By: Gina Anselmo, former career advisor for the DePaul University College of Liberal Arts & Social Sciences

After many years of reviewing resumes, I can easily spot the ones that are in need of a makeover. Sometimes there might be a knee-jerk reaction when drafting a resume to add everything but the kitchen sink in terms of design elements, including bolded, italicized or underlined words, fancy borders, brand icons, columns and more.

The golden rule I tend to share with students? Less is more when creating a resume. Practicing this rule will allow your resume to exude a strong sense of aesthetics, which in turn will hook the employer and entice them to continue reading.

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Greedy Margins: Margins that are less than .8 tend to make a resume look too dense with content. I recommend that you stay between .8 and 1.0-inch margins.

Itty Bitty Font Size: Back away from font sizes 8 or 9. Small fonts make it harder for employers to read your credentials, and may distract them. Rather, try to keep fonts between 10-12 to ensure clarity and ease for the reader.

Triple Threat – Bolding, Underlining, and Italicizing: Choose one of these accents to highlight titles or organizations, but not all three. Using a mixture of all three will compete with the content.

Borders Blasts: Avoid adding extra lines and boxes if you’re going to include a border. Keep in mind that borders tend to mash the text like a portrait in the center of the page. Always consider if a border or box will complement the text or compete with it.

Bullets for Days: Remember to make thoughtful editing choices; you do not need several bulleted accomplishment statements, only a few that you are proud of and that will impress or intrigue an employer. Try not to use other icons as bullets, including an asterisk.

Icons and Images: Consider adding any branding or imagery within a portfolio rather than a resume. You have much more creative license for a portfolio to share imagery and other artifacts.

Dreaded Paragraphs: Remember the under 30-second rule! Readers are spending little time on an initial review, and heavy paragraphs might slow down the process; sticking with a concise yet comprehensive bulleted format looks cleaner and is more digestible.

Typically, readers take an initial glance at resumes for 10-30 seconds. If the aesthetic is a bit of a fashion faux pas then the reader is less likely to review the content. Aesthetic is the first point of contact for the reader. If you want to make a good first impression, you need to be intentional about design editing choices.

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There are many design elements a student can consider when crafting a resume. However, it’s important to choose elements that will best complement and highlight the content. Below is a mini checklist to help you choose the design elements for certain sections of a resume:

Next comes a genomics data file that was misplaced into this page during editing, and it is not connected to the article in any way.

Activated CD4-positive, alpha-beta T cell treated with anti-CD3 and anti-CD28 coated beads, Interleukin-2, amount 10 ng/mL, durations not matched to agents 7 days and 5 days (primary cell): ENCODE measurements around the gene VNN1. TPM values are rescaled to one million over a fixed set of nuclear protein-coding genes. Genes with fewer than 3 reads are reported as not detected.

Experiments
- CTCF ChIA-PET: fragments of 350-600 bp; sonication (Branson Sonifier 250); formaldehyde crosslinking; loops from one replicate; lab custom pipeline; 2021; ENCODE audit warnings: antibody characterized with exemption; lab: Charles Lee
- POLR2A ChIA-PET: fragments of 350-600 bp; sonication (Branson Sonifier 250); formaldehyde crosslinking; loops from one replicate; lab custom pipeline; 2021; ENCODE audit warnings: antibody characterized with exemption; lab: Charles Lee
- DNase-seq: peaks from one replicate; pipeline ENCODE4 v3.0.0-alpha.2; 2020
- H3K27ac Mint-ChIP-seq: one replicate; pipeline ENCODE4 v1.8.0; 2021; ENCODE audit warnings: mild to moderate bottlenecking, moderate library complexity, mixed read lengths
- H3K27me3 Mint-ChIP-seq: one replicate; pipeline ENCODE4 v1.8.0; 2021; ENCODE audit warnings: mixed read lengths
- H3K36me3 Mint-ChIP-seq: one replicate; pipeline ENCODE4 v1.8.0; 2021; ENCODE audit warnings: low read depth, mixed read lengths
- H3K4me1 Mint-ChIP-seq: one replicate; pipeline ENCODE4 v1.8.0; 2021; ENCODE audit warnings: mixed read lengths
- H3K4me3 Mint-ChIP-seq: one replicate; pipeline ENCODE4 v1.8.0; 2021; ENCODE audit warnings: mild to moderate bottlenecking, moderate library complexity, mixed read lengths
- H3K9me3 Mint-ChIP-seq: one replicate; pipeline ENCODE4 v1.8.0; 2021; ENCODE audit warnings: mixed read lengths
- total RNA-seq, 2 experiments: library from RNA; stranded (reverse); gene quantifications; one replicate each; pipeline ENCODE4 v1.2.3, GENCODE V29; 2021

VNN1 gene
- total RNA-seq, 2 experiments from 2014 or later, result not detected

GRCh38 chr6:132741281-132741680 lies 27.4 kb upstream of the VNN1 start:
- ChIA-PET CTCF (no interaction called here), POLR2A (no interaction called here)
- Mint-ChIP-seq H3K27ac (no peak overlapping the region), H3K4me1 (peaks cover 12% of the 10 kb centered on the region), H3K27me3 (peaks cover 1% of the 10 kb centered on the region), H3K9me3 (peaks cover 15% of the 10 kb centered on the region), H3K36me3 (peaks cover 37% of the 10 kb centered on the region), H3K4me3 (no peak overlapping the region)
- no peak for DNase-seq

Screen Shot 2016-07-07 at 9.35.57 AM Contact Information

  • Pay attention to font type and size! Consider a larger font that isn’t distracting
  • Classic black is fine, but you might consider an accent color to give some content a lift
  • Use fewer lines for your contact information to create a clean look and to save space

Screen Shot 2016-07-07 at 9.35.57 AM Categories

  • Make sure the format is consistent throughout; Each section should be organized, and spacing and alignment should be consistent
  • Remember to avoid being wordy with long category titles; titles should be concrete and clear

Screen Shot 2016-07-07 at 9.35.57 AM Experience

  • Remember, density weighs on aesthetics; shoot for 4-5 bullets (more or less) depending on the weight of experience and relevancy
  • Having multiple sentences in a single bulleted statement could look dense. Try to keep most bulleted statements to one line, and avoid paragraphs

My advice to you when sprucing up your resume?

A little perfume goes along way. Resume development is certainly an art, not a science. What might seem pleasing to one reader might be a little different to another. However, when trying to stand out from the crowd, it’s important to keep in mind that less is more. Always ask yourself if your document is easy to read, highlights what should stand out, and is professional looking. Remember, you want to stand out in a good way and ensure that the reader takes a deeper dive to find out how strong you really are as a candidate!


Need help with your resume? The Career Center offers many resources including walk-in resume critiques and online resources. Visit the Career Center website to learn more.